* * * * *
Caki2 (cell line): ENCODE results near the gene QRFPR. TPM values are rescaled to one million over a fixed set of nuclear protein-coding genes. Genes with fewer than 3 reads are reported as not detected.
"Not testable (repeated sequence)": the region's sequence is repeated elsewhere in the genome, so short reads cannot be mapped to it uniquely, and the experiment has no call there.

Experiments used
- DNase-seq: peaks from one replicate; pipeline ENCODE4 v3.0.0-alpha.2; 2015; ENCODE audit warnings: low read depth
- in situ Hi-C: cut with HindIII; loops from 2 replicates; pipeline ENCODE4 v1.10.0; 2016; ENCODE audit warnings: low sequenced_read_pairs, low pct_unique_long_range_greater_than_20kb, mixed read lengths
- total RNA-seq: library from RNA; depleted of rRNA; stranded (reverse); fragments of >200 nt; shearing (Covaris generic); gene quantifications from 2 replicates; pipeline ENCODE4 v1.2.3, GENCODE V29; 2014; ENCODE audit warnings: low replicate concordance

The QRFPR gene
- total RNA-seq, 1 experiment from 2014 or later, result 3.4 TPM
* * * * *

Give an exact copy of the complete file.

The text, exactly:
Caki2 (cell line): ENCODE results near the gene QRFPR. TPM values are rescaled to one million over a fixed set of nuclear protein-coding genes. Genes with fewer than 3 reads are reported as not detected.
"Not testable (repeated sequence)": the region's sequence is repeated elsewhere in the genome, so short reads cannot be mapped to it uniquely, and the experiment has no call there.

Experiments used
- DNase-seq: peaks from one replicate; pipeline ENCODE4 v3.0.0-alpha.2; 2015; ENCODE audit warnings: low read depth
- in situ Hi-C: cut with HindIII; loops from 2 replicates; pipeline ENCODE4 v1.10.0; 2016; ENCODE audit warnings: low sequenced_read_pairs, low pct_unique_long_range_greater_than_20kb, mixed read lengths
- total RNA-seq: library from RNA; depleted of rRNA; stranded (reverse); fragments of >200 nt; shearing (Covaris generic); gene quantifications from 2 replicates; pipeline ENCODE4 v1.2.3, GENCODE V29; 2014; ENCODE audit warnings: low replicate concordance

The QRFPR gene
- total RNA-seq, 1 experiment from 2014 or later, result 3.4 TPM